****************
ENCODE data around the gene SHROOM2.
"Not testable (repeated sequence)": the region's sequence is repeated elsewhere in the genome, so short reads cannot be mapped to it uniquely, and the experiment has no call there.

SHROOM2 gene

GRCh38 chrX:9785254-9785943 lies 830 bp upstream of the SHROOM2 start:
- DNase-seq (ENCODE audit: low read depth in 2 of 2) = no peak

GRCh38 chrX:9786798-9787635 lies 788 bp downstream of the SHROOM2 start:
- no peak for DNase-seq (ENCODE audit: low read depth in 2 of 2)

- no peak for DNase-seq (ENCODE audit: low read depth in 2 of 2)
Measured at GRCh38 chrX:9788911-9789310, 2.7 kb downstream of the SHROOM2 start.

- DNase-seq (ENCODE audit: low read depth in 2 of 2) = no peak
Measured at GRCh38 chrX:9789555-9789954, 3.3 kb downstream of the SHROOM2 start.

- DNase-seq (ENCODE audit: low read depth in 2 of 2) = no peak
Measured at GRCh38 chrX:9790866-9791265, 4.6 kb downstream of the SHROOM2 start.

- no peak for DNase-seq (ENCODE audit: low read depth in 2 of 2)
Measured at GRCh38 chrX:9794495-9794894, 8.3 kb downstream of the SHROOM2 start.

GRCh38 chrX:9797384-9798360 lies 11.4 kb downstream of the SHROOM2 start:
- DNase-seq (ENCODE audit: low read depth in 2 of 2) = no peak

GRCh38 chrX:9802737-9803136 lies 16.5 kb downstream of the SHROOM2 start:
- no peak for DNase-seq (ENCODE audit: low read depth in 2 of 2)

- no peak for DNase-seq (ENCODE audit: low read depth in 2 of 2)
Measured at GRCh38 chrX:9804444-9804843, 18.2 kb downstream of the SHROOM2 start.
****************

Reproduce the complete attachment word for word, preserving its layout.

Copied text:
ENCODE data around the gene SHROOM2.
"Not testable (repeated sequence)": the region's sequence is repeated elsewhere in the genome, so short reads cannot be mapped to it uniquely, and the experiment has no call there.

SHROOM2 gene

GRCh38 chrX:9785254-9785943 lies 830 bp upstream of the SHROOM2 start:
- DNase-seq (ENCODE audit: low read depth in 2 of 2) = no peak

GRCh38 chrX:9786798-9787635 lies 788 bp downstream of the SHROOM2 start:
- no peak for DNase-seq (ENCODE audit: low read depth in 2 of 2)

- no peak for DNase-seq (ENCODE audit: low read depth in 2 of 2)
Measured at GRCh38 chrX:9788911-9789310, 2.7 kb downstream of the SHROOM2 start.

- DNase-seq (ENCODE audit: low read depth in 2 of 2) = no peak
Measured at GRCh38 chrX:9789555-9789954, 3.3 kb downstream of the SHROOM2 start.

- DNase-seq (ENCODE audit: low read depth in 2 of 2) = no peak
Measured at GRCh38 chrX:9790866-9791265, 4.6 kb downstream of the SHROOM2 start.

- no peak for DNase-seq (ENCODE audit: low read depth in 2 of 2)
Measured at GRCh38 chrX:9794495-9794894, 8.3 kb downstream of the SHROOM2 start.

GRCh38 chrX:9797384-9798360 lies 11.4 kb downstream of the SHROOM2 start:
- DNase-seq (ENCODE audit: low read depth in 2 of 2) = no peak

GRCh38 chrX:9802737-9803136 lies 16.5 kb downstream of the SHROOM2 start:
- no peak for DNase-seq (ENCODE audit: low read depth in 2 of 2)

- no peak for DNase-seq (ENCODE audit: low read depth in 2 of 2)
Measured at GRCh38 chrX:9804444-9804843, 18.2 kb downstream of the SHROOM2 start.